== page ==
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Barring any assistance from a Kraken tentacle or two, it looks like California’s Prop 19 passed. Many families will be negatively affected and you should contact us right away for preliminary legal advice on whether you might benefit from taking immediate urgent steps, or from other estate planning workarounds.

Although Prop 19 provides a benefit to older Californians of increased flexibility in moving around California without having to worry about an increase in property tax, it mostly eliminates the Prop 58 exclusion from reassessent when real property is given to children. Most of the time, children who receive a house after their parents die do not want to live in that house, and if they don’t sell it they simply rent it out or keep it as a vacation home. That’s a problem, because in order to be excluded from reassessment under the new law (fully or at least partially, depending on values), the child needs to move into the property and actually reside there. This is not going to happen, typically.

There are several action steps you might want to consider urgently with the advice of counsel:

  1. Depending on family dynamics, consider self-defense training. We offer free training and you might want to take advantage of it because inheriting kids can avoid a huge increase in property tax if their parents kick the bucket by February 15, 2021. (Haven’t had to recommend this since the return of the estate tax after repeal in 2010. Tongue in cheek, but can actually be an issue in some families!) Anyway, we always encourage folks to take advantage of the free training even though you might want to bring the kids along later, say March when the weather is nicer.
  2. Consider whether Prop 19 is an issue for your family at all. Will your kids likely sell the property or will they likely retain ownership? If retaining the property, will they want to reside at the property? If multiple kids inherit but only one moves in, there will likely be a partial reassessment. Consider devising the house solely to the child who will live there, and adjusting your plan accordingly. As always, communication during life can increase success in estate planning. If the intent of your kids is to hold onto the property as rentals, or if your intent is for a trust or entity (like an LLC) to hold onto the property as rentals to benefit your kids, then you need to see us to discuss alternatives. For example, you may want to execute a deed now (or no later than 2/15/2021) transferring ownership to your kids but with an occupancy agreement allowing you to keep living in the property. But you lose control with a simple gift like that, and the property could be lost if your child divorces or has other creditor issues. With more sophisticated planning, you can better meet tax and asset protection goals, while retaining control. For example, with special trust planning you can have the change in ownership to your child for property tax purposes, yet structure it as a grantor trust to preserve the step up in basis at your death, just in case the child does eventually sell at some point down their road (in creating the grantor trust, be sure to use a power — such as a power to borrow without adequate security — which will not itself cause another change in ownership at grantor’s death). Or you may decide it’s better to have the transfer considered (under gift tax law) a completed gift now, to take advantage of the current huge gift tax exclusion which under current law is scheduled to be cut in half soon, and may be reduced even further by new currents in Washington (not to mention Sacramento, which keeps talking about bringing back estate/gift tax). Or you may want to use an LLC depending on number of kids and your appetite for risk of further changes in the law on property tax, and how that is applied by county assessors. Many issues to consider and as your estate planning attorney we can guide you, so contact us if you think Prop 19 may be an issue for your family.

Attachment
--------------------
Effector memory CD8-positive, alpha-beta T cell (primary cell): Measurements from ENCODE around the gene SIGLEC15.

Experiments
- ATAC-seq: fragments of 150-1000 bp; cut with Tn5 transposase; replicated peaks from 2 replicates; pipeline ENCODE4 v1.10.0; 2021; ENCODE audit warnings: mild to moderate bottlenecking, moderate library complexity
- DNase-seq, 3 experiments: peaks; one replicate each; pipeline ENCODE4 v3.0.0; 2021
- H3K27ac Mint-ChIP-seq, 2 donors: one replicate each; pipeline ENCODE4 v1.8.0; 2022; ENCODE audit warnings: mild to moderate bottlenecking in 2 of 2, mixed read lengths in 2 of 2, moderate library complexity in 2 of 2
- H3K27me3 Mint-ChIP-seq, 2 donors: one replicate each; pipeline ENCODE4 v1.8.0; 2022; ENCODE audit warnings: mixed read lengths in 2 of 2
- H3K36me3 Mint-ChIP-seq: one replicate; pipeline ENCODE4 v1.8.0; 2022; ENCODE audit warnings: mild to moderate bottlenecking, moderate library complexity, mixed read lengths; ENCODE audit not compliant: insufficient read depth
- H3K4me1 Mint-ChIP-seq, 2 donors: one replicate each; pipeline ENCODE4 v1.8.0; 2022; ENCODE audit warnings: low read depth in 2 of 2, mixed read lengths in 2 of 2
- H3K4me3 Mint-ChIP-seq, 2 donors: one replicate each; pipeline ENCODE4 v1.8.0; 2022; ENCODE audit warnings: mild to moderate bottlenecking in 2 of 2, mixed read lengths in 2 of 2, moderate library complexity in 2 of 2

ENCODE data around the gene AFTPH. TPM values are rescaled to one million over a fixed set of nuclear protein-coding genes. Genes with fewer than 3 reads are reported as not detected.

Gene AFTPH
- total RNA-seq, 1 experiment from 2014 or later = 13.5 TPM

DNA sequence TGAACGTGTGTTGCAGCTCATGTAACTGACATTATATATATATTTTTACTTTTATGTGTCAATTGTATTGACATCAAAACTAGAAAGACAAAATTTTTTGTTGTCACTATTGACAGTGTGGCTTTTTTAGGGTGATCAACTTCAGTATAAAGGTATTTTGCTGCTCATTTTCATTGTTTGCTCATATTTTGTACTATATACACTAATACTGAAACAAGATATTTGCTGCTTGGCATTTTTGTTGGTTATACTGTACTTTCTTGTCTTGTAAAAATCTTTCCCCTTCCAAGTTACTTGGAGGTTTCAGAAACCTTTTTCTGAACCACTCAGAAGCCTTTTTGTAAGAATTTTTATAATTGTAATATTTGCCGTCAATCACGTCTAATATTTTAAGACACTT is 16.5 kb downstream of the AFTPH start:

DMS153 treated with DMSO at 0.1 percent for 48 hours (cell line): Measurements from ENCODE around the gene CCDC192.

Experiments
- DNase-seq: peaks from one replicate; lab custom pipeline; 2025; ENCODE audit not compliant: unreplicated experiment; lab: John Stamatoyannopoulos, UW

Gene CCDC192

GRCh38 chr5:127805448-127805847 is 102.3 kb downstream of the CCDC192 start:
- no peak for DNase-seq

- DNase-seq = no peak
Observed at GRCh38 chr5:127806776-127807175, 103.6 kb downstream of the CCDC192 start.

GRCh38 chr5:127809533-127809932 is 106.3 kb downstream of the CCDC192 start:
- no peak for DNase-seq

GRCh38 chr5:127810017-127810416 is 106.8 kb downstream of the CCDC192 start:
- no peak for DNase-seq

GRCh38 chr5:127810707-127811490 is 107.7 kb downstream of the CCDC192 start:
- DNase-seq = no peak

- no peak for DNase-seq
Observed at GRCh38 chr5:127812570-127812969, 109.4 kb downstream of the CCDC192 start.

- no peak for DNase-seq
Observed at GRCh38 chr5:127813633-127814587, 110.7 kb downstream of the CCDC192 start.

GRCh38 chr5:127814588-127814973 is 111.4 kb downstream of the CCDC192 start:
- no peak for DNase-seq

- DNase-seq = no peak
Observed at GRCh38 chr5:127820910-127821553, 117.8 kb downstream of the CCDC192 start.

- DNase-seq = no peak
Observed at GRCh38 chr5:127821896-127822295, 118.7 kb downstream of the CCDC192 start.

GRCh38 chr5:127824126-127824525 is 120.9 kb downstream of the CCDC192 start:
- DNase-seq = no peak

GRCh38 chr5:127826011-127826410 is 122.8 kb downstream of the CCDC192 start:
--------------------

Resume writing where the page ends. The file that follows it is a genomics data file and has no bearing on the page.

3. Consider an update to your foundational estate plan. Many basic, foundational family estate plans (typically revocable trusts in California) include one or more irrevocable subtrusts to benefit the surviving spouse. These are used for tax planning, asset protection, and sometimes blended family or remarriage planning. While a marital deduction (or QTIP) trust is not likely to be a problem since it must benefit only the surviving spouse during life, credit shelter (or bypass) trusts are drafted more flexibly and may be a problem if they allow sprinkling of income or assets to children or descendants. (Prior to this new law, sprinkling to kids was considered ok.) You definitely don’t want property taxes going up during life of the surviving spouse! As always, have your estate planning documents reviewed and updated periodically.
  4. Review any advanced estate planning. Advanced estate planning arrangements (for example, Qualified Personal Residence Trust or Medi-Cal Asset Protection Trust, or any other irrevocable trust) may need to be terminated and/or updated to avoid a disastrous reassessment.

Hope this helps. Contact us now! (Half hour consultation only $240!)